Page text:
4.2.2. Authentication response by HN Upon arrival of one of the two messages defined above, the HN first performs the following steps, according to synchronisation or not. • In case of synchronisation, the HN is able to derive the temporary random value kn = an ⊕ bn ⊕ km . Then, it finds id = an ⊕ h(km , kn ) and c = h(km , id). Next, the HN looks up in its database the secret key K belonging to id and the corresponding sequence number n∗ . Using these values, it verifies hn∗ = h(K, id, c, an , bn , n∗ ), where it tries for n∗ ∈ {n, ..., n + ∆} with ∆ a predefined fixed threshold value. Denote by n the value which satisfies the equality. If it does not find a satisfying value for n inside the range ∆, the HN aborts the procedure. • When the message an , bn , yn , zn , hn arrives, the HN again starts deriving kn , id, c and looking up for K, n∗ , similar as in the situation above. However, now it also needs to find the random value rn = an ⊕ id ⊕ yn , resulting in the sequence number n = zn ⊕ h(K, rn , yn ). Also hn∗ = h(K, id, c, an , bn , n, zn ) is computed. Only if hn∗ == hn and n is larger than the sequence number stored at the HN, the HN further proceeds. Otherwise the HN aborts the process as otherwise the encrypted IMSI replay attack can be executed. Next, the HN increments n with one to obtain n + 1, similar as the UE. Then, a new temporary identity of the UE should be generated. Therefore, the HN chooses two random values fn+1 , kn+1 and derives an+1 bn+1 η µ α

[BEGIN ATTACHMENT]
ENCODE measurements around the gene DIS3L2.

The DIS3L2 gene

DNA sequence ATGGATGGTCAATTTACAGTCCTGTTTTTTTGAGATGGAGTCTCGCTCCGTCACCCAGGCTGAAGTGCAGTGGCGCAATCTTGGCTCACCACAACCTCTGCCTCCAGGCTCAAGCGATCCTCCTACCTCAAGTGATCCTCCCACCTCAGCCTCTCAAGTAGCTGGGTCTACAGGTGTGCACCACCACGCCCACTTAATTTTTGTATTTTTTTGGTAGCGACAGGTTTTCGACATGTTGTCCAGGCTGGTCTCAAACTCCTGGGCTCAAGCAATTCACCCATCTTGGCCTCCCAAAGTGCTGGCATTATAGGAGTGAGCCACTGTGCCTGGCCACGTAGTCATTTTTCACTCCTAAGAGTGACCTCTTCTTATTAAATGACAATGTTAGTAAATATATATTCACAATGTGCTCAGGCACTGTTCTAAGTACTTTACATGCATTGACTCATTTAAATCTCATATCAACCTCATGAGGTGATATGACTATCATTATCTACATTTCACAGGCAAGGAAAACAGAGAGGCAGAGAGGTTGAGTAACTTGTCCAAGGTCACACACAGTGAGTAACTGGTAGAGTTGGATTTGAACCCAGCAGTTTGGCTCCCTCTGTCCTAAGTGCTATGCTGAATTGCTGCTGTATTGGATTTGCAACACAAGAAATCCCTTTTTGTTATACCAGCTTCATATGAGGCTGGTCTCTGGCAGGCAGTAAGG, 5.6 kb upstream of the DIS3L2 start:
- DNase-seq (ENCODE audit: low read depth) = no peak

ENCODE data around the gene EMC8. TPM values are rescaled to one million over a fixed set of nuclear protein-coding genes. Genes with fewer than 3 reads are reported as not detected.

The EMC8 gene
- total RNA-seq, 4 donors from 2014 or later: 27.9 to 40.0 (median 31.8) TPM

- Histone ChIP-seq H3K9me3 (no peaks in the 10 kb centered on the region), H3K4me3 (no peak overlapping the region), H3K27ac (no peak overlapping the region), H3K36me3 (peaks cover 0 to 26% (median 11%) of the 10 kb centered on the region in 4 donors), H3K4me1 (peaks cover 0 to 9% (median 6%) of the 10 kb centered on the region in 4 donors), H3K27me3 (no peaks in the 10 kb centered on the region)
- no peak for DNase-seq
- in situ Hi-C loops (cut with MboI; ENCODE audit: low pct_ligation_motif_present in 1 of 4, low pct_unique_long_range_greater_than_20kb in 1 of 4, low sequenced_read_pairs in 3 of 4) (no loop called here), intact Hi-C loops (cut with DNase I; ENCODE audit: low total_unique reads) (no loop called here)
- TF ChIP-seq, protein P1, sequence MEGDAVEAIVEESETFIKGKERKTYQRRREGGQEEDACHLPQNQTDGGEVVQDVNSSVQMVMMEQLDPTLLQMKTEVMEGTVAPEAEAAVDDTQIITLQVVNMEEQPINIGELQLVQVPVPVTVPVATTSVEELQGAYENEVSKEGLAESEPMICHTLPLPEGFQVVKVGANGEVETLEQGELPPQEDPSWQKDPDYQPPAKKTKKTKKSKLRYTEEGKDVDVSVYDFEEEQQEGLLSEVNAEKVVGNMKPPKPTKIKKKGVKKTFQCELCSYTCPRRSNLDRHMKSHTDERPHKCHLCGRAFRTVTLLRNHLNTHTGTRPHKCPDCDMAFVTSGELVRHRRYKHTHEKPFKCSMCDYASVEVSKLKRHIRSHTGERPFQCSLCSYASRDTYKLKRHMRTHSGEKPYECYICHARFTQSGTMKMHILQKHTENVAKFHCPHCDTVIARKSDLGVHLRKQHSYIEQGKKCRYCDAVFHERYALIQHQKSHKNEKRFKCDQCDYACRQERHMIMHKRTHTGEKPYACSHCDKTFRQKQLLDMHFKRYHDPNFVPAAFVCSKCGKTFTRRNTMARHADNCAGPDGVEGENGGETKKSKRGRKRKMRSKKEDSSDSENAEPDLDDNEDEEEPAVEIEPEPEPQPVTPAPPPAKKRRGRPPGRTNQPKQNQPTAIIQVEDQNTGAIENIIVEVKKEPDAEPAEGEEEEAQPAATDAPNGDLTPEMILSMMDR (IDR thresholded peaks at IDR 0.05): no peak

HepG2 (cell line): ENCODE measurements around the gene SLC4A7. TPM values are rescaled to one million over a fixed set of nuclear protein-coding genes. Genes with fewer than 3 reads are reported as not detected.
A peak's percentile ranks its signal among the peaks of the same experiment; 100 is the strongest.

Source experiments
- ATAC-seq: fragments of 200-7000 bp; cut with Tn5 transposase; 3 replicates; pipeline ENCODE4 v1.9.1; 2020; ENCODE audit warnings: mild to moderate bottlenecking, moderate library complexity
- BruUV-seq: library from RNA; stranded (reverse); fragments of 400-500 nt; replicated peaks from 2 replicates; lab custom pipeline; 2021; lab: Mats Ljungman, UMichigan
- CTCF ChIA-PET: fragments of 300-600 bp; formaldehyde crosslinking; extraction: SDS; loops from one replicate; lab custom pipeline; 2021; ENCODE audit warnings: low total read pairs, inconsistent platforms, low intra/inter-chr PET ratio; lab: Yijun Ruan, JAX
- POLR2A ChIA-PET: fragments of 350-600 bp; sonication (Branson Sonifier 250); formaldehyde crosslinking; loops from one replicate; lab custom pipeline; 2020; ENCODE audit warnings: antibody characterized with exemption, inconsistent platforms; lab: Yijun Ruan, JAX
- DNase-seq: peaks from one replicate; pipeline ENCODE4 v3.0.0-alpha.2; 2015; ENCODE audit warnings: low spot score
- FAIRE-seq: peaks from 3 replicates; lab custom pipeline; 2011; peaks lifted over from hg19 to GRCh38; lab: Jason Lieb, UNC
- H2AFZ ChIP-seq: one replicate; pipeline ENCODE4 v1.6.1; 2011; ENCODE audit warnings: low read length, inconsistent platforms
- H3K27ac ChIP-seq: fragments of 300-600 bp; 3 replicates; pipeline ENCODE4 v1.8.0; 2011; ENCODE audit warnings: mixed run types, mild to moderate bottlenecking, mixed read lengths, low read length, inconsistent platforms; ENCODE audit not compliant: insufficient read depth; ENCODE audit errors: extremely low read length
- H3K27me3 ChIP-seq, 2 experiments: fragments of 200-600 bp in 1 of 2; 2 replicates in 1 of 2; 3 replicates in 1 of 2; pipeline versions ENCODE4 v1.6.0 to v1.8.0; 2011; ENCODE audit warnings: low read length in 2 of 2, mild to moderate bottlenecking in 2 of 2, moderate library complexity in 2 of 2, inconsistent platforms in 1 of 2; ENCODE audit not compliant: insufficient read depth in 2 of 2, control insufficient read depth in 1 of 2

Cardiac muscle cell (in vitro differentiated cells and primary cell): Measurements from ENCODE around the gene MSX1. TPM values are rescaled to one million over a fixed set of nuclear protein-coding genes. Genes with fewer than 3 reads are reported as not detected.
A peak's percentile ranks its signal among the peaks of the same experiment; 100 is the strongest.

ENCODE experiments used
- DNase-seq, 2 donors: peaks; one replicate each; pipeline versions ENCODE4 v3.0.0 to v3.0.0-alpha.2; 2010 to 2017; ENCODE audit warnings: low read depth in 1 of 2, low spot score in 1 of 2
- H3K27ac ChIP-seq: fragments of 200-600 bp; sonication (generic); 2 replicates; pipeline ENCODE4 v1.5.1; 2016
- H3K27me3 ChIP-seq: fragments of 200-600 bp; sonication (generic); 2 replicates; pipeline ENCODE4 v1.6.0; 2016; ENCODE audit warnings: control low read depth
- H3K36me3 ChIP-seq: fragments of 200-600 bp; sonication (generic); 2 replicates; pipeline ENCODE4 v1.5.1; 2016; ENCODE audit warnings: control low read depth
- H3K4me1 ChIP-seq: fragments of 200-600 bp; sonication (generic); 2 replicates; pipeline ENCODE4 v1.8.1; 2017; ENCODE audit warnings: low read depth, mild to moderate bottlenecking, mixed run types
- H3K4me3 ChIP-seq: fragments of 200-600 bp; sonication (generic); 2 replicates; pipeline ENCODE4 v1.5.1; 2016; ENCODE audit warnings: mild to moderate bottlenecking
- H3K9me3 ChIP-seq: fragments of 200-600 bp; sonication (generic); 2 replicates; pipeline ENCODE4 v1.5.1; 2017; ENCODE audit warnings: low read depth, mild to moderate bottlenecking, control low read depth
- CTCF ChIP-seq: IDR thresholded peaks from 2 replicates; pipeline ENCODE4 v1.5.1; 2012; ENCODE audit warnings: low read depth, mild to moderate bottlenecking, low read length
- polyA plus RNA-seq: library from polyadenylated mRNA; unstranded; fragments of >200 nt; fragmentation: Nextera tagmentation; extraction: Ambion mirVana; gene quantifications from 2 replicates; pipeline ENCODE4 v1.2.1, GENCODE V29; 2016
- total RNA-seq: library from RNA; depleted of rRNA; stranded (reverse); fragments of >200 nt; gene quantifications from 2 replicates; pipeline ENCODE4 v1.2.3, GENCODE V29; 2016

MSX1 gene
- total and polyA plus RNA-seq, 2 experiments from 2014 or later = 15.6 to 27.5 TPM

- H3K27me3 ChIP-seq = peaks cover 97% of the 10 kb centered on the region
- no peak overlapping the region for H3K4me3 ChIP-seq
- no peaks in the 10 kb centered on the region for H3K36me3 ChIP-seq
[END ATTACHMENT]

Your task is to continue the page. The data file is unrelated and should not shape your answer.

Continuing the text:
= = = = =

id ⊕ h(km , kn+1 ) an+1 ⊕ km ⊕ kn+1 h(fn+1 , c) ⊕ an+1 h(c, fn+1 ) ⊕ bn+1 c ⊕ fn+1

Finally, the common shared key KSEAF = h(K, fn+1 , η, µ, n + 1) is constructed, together with a value β = h(KSEAF , an+1 , bn+1 , id, c) for guaranteeing the integrity of the process. The message α, β, η, µ is sent to the UE. 4.2.3. Authentication response by UE If the message α, β, η, µ arrives at the UE, it first derives fn+1 = c ⊕ α in order to compute an+1 , bn+1 . Next, the UE is in possession of its new temporary identity and can compute the common shared session key KSEAF = 9